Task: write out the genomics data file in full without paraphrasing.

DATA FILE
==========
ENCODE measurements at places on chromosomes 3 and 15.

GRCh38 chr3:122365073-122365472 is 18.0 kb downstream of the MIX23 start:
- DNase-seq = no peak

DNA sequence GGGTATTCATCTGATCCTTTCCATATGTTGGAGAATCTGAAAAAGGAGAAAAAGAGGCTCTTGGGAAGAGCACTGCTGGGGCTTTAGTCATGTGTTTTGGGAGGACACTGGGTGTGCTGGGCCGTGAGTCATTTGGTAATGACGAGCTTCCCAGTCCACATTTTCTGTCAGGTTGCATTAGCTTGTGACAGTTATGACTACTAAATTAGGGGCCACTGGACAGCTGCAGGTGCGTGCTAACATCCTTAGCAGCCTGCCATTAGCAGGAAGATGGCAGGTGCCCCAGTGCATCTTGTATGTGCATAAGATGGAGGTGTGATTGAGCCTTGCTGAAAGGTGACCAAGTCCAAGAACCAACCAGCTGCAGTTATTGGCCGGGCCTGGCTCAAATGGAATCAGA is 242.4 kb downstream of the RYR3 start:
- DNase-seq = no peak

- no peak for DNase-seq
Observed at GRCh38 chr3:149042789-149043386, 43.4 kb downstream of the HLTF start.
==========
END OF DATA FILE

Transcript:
ENCODE measurements at places on chromosomes 3 and 15.

GRCh38 chr3:122365073-122365472 is 18.0 kb downstream of the MIX23 start:
- DNase-seq = no peak

DNA sequence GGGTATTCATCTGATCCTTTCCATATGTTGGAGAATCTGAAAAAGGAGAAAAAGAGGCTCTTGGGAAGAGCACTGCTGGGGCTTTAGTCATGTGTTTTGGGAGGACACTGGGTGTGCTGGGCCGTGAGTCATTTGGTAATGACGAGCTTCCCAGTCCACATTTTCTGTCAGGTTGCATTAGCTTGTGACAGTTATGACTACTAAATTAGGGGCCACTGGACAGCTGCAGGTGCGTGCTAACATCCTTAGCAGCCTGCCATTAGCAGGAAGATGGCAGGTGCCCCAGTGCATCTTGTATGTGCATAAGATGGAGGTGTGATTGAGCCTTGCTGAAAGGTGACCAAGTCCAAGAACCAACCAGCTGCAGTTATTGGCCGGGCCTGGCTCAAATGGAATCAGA is 242.4 kb downstream of the RYR3 start:
- DNase-seq = no peak

- no peak for DNase-seq
Observed at GRCh38 chr3:149042789-149043386, 43.4 kb downstream of the HLTF start.